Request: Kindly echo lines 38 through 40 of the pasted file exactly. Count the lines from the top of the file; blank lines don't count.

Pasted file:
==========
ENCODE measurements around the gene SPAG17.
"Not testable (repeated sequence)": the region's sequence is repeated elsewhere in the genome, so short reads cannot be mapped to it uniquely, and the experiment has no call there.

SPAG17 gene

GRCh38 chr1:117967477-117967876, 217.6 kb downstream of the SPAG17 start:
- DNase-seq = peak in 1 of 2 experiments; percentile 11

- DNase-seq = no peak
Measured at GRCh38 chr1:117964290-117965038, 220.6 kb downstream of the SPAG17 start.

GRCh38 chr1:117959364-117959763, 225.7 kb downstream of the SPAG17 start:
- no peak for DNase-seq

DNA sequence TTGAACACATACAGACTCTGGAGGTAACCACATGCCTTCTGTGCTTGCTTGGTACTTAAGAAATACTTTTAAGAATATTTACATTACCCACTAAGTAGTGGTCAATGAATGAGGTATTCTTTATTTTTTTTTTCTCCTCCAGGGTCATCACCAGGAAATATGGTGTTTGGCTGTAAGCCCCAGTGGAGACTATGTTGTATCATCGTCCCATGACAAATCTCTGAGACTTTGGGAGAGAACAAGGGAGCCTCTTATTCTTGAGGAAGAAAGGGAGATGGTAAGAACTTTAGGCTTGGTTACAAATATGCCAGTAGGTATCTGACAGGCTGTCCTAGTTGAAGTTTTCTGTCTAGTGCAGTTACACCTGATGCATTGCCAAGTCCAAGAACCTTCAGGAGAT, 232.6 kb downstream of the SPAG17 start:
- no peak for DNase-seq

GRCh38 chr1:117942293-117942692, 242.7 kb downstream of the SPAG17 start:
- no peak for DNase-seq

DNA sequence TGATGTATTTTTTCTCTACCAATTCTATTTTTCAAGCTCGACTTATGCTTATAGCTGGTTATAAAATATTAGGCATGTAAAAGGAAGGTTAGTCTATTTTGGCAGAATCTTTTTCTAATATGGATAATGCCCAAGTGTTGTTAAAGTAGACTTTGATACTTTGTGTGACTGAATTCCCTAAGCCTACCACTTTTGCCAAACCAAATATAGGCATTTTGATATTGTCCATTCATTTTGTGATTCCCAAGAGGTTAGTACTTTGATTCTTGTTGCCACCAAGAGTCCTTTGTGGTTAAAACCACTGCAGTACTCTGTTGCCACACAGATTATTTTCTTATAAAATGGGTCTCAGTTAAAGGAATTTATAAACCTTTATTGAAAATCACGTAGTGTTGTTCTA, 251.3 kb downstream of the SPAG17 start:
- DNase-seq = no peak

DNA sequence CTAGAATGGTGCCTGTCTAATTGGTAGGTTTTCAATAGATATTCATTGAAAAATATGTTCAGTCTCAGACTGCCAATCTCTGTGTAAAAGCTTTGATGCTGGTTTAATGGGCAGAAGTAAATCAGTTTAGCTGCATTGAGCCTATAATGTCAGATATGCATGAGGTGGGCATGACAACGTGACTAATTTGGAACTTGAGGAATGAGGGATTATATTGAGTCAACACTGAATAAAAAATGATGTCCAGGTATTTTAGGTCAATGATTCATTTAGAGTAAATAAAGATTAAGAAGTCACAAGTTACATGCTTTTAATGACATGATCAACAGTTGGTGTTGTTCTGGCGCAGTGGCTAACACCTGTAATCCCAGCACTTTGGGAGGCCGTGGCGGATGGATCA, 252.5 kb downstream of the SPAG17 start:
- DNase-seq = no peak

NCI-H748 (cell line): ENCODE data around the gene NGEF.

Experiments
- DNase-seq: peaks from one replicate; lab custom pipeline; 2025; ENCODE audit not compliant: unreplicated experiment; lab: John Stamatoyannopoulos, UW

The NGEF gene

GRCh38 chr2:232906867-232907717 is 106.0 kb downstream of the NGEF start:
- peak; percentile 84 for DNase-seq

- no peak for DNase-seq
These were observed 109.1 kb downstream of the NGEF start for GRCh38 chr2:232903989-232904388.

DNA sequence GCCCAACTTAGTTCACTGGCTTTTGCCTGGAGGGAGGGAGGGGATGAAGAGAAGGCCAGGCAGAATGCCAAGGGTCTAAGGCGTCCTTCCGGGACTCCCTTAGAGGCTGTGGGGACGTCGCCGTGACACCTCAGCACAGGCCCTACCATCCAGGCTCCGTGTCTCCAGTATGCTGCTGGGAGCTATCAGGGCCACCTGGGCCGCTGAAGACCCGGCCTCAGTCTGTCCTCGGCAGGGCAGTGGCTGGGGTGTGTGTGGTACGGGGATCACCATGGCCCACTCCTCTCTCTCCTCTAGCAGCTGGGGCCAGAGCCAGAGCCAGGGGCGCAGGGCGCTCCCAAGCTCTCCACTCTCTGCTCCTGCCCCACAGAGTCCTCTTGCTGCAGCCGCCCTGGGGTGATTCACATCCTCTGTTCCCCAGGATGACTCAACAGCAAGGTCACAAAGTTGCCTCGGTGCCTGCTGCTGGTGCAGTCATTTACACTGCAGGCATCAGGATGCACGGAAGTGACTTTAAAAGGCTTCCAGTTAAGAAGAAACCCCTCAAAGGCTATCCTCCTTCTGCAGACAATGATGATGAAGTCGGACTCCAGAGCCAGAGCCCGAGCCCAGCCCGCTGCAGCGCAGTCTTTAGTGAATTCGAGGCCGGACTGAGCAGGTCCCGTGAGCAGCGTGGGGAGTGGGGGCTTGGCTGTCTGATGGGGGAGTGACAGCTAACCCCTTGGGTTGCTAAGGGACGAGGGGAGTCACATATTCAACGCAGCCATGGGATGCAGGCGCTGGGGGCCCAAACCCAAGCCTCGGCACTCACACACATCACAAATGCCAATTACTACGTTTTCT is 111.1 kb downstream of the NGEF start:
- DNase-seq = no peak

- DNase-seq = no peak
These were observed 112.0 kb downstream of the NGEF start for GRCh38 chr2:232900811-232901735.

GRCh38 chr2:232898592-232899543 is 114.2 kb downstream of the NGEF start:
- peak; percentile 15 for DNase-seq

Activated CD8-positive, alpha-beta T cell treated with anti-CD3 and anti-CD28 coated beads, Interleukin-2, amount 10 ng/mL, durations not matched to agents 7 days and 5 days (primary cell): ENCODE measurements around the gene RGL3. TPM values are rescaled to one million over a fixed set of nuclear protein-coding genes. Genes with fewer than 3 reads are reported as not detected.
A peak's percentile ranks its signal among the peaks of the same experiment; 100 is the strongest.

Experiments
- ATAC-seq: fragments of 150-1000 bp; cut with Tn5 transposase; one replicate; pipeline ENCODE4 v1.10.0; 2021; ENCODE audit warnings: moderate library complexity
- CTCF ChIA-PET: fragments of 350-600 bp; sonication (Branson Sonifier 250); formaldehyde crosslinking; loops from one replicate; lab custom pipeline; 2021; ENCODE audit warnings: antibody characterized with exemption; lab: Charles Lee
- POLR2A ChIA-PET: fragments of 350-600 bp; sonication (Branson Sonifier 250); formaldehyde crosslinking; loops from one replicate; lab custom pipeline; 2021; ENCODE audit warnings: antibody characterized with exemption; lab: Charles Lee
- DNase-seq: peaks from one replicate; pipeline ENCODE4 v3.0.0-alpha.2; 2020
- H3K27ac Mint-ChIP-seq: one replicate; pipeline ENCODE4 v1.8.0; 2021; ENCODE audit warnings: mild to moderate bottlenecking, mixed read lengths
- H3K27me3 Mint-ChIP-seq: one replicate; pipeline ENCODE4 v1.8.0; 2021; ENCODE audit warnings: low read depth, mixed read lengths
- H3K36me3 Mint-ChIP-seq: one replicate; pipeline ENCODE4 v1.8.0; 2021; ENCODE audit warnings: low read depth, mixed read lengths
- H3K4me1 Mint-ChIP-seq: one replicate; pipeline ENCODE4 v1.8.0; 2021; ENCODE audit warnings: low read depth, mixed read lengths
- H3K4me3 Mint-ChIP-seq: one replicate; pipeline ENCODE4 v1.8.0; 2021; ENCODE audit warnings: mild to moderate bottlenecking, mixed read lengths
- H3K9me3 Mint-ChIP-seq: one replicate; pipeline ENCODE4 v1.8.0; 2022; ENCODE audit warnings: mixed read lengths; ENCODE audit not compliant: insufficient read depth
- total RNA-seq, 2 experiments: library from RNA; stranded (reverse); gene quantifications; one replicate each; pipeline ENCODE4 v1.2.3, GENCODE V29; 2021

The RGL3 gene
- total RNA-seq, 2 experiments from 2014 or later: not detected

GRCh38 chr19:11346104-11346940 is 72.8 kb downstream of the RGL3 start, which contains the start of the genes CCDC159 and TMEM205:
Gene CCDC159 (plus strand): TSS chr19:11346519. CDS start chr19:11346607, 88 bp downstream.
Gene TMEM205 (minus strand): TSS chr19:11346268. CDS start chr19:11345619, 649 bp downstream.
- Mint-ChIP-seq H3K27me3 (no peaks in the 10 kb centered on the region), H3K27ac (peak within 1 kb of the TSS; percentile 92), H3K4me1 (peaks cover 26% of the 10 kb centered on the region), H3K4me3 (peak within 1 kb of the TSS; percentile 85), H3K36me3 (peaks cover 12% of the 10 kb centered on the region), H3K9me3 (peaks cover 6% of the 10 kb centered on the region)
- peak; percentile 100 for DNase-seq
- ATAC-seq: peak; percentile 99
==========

- DNase-seq: peaks from one replicate; pipeline ENCODE4 v3.0.0-alpha.2; 2020
- H3K27ac Mint-ChIP-seq: one replicate; pipeline ENCODE4 v1.8.0; 2021; ENCODE audit warnings: mild to moderate bottlenecking, mixed read lengths
- H3K27me3 Mint-ChIP-seq: one replicate; pipeline ENCODE4 v1.8.0; 2021; ENCODE audit warnings: low read depth, mixed read lengths